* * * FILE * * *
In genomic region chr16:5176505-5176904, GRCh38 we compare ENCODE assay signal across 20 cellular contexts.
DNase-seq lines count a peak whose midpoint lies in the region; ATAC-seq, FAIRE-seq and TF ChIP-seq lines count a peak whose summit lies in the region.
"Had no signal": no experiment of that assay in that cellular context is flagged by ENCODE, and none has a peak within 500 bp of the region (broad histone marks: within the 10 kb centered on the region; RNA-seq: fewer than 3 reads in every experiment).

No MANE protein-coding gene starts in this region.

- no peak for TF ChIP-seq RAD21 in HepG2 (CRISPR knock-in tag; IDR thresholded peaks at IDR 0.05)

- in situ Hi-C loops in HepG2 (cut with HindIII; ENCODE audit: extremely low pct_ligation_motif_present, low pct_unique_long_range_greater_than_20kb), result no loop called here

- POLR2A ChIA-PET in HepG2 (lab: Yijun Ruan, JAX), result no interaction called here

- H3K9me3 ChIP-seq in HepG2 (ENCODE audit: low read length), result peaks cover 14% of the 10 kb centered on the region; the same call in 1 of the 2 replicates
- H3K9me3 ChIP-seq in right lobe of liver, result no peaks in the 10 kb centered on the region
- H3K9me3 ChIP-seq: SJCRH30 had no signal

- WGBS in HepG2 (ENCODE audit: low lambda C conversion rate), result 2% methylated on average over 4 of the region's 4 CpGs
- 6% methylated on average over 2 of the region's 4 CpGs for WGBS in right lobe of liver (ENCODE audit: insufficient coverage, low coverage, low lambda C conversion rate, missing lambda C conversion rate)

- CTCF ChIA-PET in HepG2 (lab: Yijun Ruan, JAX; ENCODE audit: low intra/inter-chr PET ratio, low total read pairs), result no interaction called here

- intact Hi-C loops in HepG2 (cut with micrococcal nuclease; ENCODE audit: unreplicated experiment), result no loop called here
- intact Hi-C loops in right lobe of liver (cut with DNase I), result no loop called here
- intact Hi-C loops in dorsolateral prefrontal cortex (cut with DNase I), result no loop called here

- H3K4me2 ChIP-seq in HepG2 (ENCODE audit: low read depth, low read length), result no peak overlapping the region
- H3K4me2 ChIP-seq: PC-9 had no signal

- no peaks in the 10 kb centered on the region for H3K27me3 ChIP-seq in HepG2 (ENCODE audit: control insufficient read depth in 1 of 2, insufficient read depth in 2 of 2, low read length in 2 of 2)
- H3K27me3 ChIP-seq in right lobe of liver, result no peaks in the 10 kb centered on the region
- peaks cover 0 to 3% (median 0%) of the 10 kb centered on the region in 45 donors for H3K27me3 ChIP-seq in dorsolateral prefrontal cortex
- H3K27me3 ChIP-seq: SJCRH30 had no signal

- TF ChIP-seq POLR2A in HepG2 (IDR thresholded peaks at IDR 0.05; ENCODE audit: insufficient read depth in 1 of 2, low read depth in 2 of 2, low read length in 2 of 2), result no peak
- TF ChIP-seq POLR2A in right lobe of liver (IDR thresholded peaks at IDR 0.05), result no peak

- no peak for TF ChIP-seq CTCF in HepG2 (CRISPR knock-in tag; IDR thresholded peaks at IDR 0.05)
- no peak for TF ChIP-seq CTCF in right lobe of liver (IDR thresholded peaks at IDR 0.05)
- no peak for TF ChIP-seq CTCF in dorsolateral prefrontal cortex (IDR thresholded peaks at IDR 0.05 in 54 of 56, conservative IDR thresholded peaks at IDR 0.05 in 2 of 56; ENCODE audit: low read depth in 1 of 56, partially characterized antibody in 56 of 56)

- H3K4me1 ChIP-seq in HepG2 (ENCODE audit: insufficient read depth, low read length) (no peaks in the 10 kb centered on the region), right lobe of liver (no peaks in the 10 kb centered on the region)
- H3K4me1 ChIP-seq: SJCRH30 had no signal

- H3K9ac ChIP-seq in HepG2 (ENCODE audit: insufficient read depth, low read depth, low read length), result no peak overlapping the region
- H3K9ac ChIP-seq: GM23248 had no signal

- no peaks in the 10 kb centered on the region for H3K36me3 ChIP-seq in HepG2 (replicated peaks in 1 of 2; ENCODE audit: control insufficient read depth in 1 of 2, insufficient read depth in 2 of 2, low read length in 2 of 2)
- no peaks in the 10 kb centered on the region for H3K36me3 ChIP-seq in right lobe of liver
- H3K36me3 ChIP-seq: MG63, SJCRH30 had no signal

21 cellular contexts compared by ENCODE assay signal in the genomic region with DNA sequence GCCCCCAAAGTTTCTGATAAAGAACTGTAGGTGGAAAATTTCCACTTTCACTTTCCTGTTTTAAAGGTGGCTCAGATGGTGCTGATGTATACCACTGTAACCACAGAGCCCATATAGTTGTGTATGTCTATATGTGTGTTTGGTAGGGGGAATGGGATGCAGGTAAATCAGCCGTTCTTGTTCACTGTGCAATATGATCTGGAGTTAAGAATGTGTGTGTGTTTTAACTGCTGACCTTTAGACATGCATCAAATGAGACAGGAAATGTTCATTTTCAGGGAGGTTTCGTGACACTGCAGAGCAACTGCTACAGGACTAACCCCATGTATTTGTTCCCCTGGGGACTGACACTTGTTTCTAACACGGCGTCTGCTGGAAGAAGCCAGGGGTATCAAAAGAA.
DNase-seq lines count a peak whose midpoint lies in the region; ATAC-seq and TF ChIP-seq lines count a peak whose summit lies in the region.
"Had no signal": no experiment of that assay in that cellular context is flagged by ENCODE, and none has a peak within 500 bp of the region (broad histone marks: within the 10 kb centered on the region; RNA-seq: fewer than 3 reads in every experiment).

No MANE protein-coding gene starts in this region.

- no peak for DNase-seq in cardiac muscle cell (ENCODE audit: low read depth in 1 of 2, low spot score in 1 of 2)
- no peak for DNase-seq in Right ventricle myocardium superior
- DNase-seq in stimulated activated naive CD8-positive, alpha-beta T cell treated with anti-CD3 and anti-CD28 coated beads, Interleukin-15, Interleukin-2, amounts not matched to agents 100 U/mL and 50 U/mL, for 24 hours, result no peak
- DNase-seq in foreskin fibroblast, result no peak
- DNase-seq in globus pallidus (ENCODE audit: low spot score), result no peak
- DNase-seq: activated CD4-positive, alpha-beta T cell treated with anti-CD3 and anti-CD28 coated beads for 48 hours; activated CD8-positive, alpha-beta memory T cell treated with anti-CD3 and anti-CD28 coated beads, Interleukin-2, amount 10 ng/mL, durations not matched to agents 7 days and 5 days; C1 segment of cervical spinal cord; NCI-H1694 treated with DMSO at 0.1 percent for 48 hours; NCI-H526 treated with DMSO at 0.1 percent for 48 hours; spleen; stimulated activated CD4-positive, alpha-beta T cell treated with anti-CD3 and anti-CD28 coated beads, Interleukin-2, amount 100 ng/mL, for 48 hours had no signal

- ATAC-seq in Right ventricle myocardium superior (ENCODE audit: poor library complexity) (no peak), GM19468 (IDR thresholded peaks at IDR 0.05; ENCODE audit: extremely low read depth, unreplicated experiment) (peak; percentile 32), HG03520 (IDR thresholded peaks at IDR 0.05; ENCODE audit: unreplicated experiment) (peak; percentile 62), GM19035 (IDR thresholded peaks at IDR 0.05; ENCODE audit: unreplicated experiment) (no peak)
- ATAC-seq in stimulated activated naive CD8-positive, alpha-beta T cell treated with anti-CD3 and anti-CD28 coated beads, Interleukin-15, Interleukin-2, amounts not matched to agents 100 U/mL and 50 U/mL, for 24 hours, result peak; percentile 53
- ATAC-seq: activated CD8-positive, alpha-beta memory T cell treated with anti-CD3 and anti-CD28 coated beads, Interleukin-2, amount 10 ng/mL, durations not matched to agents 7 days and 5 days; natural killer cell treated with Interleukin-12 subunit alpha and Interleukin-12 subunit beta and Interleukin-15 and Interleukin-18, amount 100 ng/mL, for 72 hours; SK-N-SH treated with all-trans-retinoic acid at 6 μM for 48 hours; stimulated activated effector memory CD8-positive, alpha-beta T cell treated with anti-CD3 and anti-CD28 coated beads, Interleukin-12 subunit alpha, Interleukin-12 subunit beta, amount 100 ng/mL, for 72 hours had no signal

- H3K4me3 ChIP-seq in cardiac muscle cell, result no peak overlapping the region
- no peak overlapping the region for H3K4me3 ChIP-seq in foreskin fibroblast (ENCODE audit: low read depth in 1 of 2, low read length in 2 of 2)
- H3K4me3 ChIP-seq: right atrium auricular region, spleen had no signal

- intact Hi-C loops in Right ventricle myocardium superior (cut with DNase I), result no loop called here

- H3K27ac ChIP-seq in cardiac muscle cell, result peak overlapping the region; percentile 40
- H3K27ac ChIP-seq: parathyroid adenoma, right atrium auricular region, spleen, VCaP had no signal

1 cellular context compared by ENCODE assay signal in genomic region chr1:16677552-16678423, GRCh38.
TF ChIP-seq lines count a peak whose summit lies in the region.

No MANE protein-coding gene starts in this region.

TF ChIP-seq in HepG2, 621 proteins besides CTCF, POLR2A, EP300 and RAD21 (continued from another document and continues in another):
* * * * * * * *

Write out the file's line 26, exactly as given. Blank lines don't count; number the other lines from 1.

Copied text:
- no peak for TF ChIP-seq CTCF in right lobe of liver (IDR thresholded peaks at IDR 0.05)